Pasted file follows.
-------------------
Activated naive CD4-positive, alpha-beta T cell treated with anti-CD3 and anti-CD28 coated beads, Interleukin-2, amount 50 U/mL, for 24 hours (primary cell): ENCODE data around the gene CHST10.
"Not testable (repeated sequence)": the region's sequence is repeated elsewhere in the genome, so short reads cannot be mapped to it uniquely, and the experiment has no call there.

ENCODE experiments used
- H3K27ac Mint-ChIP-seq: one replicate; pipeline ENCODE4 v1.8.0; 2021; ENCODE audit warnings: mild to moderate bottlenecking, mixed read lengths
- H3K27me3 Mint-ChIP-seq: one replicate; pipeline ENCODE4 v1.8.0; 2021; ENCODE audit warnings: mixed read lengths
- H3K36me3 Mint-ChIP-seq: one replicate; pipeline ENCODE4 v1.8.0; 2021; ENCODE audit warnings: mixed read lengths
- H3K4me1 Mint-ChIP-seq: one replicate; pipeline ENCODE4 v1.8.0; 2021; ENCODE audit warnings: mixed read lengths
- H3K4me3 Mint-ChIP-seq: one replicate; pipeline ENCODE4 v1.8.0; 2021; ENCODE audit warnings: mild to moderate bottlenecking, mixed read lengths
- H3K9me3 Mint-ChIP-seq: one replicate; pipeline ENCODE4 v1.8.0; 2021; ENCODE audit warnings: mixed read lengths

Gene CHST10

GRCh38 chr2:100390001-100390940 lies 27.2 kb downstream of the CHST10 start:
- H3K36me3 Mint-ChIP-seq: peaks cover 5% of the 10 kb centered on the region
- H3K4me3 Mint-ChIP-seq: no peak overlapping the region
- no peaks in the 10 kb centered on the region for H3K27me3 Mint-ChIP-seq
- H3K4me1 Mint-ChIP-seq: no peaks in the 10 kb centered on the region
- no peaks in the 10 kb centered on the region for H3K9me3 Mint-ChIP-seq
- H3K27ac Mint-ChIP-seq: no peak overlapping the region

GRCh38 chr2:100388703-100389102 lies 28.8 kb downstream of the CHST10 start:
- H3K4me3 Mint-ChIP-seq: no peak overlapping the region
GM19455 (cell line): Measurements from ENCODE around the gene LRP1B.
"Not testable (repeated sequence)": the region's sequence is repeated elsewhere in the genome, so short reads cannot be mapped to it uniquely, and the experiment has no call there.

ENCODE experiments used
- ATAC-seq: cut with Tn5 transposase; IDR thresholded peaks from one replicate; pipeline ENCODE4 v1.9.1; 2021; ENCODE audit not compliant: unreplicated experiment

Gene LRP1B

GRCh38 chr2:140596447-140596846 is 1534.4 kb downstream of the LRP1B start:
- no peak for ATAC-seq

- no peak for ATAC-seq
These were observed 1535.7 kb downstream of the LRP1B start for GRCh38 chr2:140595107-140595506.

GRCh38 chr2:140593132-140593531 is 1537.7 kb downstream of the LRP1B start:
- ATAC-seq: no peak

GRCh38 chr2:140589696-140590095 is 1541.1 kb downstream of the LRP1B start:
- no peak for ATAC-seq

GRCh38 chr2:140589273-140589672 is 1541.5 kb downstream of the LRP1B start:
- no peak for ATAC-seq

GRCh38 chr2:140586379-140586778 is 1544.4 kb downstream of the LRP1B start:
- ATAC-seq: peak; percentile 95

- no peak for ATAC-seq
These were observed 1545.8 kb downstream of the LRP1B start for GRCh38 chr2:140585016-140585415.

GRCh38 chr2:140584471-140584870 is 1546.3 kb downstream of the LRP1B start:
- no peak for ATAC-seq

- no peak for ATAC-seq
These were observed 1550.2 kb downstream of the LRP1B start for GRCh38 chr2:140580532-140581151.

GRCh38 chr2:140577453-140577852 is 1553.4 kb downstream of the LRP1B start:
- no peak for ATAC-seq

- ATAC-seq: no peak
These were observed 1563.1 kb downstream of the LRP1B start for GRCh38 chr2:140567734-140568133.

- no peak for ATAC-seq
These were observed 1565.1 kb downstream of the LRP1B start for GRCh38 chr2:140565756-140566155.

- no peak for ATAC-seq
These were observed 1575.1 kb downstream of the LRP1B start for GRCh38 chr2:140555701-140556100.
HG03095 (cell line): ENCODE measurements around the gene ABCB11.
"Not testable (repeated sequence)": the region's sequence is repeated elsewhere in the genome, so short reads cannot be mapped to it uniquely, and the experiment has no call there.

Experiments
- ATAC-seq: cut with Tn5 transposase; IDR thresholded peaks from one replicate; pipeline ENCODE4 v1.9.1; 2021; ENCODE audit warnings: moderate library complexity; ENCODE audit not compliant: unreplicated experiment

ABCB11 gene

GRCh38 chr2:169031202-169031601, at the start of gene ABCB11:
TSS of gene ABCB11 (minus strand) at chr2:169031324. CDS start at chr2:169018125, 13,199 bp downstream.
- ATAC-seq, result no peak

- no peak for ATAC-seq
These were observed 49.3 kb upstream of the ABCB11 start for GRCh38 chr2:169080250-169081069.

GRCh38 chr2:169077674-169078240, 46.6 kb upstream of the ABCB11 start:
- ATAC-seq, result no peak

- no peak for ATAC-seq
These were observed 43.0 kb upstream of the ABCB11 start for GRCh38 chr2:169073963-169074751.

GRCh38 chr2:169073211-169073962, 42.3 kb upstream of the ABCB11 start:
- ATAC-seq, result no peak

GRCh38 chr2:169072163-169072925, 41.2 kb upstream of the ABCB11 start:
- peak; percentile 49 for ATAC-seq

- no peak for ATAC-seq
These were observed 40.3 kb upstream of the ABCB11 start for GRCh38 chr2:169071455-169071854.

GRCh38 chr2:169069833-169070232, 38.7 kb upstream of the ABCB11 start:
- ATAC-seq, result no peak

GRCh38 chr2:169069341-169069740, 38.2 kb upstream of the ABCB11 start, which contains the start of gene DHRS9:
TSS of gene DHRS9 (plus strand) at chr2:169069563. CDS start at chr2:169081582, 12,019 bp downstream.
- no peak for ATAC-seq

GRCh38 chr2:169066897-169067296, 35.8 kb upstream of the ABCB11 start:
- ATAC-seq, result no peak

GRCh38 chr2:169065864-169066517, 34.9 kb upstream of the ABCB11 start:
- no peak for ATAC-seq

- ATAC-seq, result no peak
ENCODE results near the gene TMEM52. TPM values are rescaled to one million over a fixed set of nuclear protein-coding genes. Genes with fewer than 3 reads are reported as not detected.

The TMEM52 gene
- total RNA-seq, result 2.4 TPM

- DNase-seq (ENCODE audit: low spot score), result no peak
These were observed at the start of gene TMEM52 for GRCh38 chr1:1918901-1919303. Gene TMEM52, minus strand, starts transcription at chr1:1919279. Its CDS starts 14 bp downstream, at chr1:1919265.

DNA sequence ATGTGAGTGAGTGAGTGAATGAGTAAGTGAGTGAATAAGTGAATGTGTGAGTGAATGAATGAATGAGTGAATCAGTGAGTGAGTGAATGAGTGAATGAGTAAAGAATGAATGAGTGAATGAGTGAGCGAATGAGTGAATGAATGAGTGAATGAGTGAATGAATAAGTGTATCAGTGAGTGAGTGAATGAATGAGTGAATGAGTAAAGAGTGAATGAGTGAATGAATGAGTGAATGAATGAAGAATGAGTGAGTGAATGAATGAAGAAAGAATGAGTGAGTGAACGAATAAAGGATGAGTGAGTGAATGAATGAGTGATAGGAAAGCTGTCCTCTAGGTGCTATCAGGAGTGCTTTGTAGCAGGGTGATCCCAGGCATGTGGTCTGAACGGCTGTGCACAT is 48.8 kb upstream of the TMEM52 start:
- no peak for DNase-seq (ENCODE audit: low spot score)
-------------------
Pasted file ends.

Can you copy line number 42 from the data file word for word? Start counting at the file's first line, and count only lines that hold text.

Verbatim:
These were observed 1550.2 kb downstream of the LRP1B start for GRCh38 chr2:140580532-140581151.